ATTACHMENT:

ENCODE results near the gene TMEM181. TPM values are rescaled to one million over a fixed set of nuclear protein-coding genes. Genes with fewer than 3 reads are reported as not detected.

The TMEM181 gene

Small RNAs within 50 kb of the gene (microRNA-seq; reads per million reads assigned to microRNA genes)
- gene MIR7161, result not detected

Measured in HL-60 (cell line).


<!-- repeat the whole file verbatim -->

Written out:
ENCODE results near the gene TMEM181. TPM values are rescaled to one million over a fixed set of nuclear protein-coding genes. Genes with fewer than 3 reads are reported as not detected.

The TMEM181 gene

Small RNAs within 50 kb of the gene (microRNA-seq; reads per million reads assigned to microRNA genes)
- gene MIR7161, result not detected

Measured in HL-60 (cell line).